Mentoring is a great way of helping new vets adjust to the stress of a veterinary practice—but how do you still help them manage that adjustment during the stress of a pandemic while managing your own mental health at the same time? By Kathy Graham
Starting work as a recent graduate is challenging enough, never mind at the height of a global pandemic. The Federal Government confirmed veterinarians as being an essential service back in March. But while clinics have remained open, as long-time mentor Dr Michael Paton points out—Dr Paton has mentored for 15 years, the last five with the AVA’s graduate mentoring program—they’ve had to implement safety measures and precautions that have added to everyone’s stress load, and in turn put even more pressure on new vets hoping to prove themselves and make a good impression.
“At the initial stage of the pandemic when across Australia things were changing, often practices had to re-organise their workforces to ensure that if somebody got sick, they didn’t lose the whole team. So, they were often dividing into two teams. They were setting up biosecurity protocols around ‘will people come in, will we collect their animals in the carpark?’ So, as well as all those usual things with starting in a practice, mentees are also walking into a workforce which is already quite stressed because of trying to cope with all these new ways of doing things which tend to take a lot longer.”
Melbourne-based vet, Dr Ashish Pathania, is another mentor with the AVA’s program, who only graduated himself four years ago. He agrees that “it’s stressful for new vets anyway. But now it’s like, ‘okay, everything I’ve learned about being a vet is very different to what it used to be’.” The vet/client relationship is a case in point. At vet schools, students learn how to interact with pet owners on the assumption they’ll be doing so in person, but now with COVID-19 and the requirement to be contact-free, Dr Pathania says “you’re taking away that personal interaction with the clientele which makes relationship building and creating a rapport much more difficult”.
This begs the question: how can mentors best be there for their mentees in these unprecedented times?
“I think by being able to admit that we don’t have all the answers right now, and accepting that,” advises Monika Cole, who manages the AVA program, which currently boasts 295 participating vets. “Just being able to say to the graduates, ‘I’m your mentor. I’m feeling overwhelmed by this situation too’, is reassuring to mentees who might otherwise think that not knowing everything is a failing.”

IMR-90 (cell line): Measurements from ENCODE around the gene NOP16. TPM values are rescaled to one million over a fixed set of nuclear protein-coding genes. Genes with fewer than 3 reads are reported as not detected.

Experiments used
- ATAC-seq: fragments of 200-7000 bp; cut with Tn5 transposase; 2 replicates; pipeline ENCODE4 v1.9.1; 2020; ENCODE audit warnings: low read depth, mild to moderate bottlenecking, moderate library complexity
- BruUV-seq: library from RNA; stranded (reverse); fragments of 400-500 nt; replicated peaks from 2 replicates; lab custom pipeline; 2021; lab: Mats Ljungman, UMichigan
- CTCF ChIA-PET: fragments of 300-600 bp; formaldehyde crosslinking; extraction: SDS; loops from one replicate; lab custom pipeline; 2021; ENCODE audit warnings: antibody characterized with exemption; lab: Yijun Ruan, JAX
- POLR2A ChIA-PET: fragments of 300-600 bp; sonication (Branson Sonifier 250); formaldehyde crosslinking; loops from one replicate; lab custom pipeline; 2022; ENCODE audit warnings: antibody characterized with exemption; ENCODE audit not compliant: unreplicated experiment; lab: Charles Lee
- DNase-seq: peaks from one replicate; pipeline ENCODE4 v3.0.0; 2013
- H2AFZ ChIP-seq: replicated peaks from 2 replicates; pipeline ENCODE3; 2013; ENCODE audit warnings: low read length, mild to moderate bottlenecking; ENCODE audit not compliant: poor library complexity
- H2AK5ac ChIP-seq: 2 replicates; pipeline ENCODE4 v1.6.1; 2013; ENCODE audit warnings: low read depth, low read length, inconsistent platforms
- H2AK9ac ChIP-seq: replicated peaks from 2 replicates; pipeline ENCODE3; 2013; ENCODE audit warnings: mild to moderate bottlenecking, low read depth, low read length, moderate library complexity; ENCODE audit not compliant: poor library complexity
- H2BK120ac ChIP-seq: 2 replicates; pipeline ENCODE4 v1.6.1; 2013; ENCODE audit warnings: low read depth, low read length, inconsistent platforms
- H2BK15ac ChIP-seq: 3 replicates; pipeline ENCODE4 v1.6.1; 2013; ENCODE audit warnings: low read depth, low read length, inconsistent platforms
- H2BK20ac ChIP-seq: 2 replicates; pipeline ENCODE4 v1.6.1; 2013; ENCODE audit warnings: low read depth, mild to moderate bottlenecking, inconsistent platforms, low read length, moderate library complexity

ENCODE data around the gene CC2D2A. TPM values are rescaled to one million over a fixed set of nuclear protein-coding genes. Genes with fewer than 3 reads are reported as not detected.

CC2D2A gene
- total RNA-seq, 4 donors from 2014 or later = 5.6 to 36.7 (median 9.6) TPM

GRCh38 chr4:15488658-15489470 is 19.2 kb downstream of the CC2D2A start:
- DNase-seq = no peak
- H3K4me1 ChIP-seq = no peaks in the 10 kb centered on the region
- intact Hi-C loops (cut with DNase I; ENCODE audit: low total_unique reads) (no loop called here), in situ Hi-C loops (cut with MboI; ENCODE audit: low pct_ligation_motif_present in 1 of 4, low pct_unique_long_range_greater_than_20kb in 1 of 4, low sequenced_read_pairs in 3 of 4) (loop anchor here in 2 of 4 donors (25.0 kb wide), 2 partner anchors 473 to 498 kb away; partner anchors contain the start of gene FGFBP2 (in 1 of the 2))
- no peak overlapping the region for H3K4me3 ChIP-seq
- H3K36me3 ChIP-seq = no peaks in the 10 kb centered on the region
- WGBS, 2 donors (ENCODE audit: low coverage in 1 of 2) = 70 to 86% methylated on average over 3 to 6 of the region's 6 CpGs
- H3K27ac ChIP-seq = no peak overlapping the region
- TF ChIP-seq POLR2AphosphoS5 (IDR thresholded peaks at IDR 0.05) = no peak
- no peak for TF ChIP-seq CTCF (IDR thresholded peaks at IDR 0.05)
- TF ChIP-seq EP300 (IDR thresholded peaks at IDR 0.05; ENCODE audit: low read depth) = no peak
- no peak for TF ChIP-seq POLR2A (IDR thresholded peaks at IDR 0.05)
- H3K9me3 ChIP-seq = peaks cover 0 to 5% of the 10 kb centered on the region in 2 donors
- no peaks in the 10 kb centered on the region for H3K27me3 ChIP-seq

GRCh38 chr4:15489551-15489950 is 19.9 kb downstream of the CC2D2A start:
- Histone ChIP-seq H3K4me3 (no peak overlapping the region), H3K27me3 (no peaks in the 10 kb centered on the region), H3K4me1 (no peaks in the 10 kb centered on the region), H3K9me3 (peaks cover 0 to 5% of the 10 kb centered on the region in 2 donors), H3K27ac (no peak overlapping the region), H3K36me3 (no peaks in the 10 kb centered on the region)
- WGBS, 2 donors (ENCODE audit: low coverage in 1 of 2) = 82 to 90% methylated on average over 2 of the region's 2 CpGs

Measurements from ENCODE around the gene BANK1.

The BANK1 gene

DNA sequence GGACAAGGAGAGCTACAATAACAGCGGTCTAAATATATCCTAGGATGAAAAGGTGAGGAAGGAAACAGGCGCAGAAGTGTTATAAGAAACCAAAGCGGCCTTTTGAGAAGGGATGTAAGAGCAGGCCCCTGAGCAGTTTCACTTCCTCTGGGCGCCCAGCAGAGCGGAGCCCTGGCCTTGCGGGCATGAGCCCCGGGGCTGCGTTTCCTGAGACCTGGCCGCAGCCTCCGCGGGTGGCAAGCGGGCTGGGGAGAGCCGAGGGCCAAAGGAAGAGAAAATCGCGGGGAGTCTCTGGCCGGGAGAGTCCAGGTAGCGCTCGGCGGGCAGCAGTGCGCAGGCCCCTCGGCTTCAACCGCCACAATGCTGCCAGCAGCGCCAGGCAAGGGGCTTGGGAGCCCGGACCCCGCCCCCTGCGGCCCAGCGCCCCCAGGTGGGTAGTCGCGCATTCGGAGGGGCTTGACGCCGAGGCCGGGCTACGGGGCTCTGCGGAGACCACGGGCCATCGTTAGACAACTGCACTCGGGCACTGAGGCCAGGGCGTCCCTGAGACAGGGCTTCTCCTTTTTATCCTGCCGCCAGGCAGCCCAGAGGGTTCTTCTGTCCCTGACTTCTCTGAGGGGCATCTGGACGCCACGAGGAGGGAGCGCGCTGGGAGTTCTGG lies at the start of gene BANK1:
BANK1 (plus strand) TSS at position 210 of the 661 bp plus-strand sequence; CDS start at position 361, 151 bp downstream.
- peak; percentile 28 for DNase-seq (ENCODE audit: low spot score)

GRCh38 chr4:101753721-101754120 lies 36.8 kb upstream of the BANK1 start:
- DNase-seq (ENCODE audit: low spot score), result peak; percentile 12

Living with pandemic uncertainty makes it virtually impossible to plan for the future. For mentees, this means having to indefinitely shelve plans to get a specialist qualification, say, or work overseas which, says Dr Paton, “is a real dampener on that professional enthusiasm that many young people just coming into the profession have”. With so much unpredictability, he finds it’s far more helpful to keep mentees “focused on the here and now and what they can do in the very short term in terms of improving their professional and interpersonal skills”.
The fact that mentees may be struggling more than usual does put “a bit more stress on mentors who are being forced to be there more emotionally for them”, concedes Cole noting that it’s recommended mentees and mentors in the program catch up once a month for at least an hour. “Nowadays though, I think many mentors feel they need to catch up more often, to make sure they’re more available just in case the need is there.” This isn’t so easy, especially since many mentors are actually busier than previously. “Some of the mentors would be owners or part-owners of businesses where a lot of attention is required on not only how the business is running financially but also their biosecurity protocols, so to then give extra attention to their mentee as well is, I think, a struggle,” says Dr Paton. “That said, I think sharing those experiences so it’s not just ‘me talking about your struggles, but rather we’re struggling together’, can be a positive to the relationship.”
Which is why self-awareness on the part of the mentor is key. “Knowing your limits, being able to say you can’t cope and that’s okay … I feel it’s very important that you have that,” says Cole. “It’s very difficult sometimes when you’re a giving person. You need to know when your bucket’s full and you need to let that empty out a little bit. It’s that real understanding of yourself and knowing when you need to reach out for support.”
“Mentors are generally trained to recognise those signs that they’re not coping themselves,” adds Dr Paton. “I’ve been quite surprised at times with people who I think are very capable who’ve said, ‘Yeah, I had to see a psychologist and it was very useful’.”
On the whole though, Cole has found that especially the very experienced mentors are adaptable and resilient. “That’s why they’re in the program,” she says.
Or else they take a break. Cole says some AVA mentors have asked for the year off because they feel over-committed. “I was on a mentoring webinar a little while ago,” she says, “and that’s come through from other companies with mentoring programs as well. They’ve noticed about a 10 per cent shift in people deferring their mentoring duties.”
Similarly, Dr Pathania is aware of colleagues who’ve had to step back from the mentor-mentee relationship which unfortunately affects the mentee as well. “As a mentor you don’t want to leave your mentee to either sink or swim,” he says. “So there’s that kind of guilt potentially for the mentor. Unfortunately as vets, we do tend to have that personality where we look after others before we look after ourselves. So I think it’s important that mentors do look after themselves so they can also be in a position to look after others.”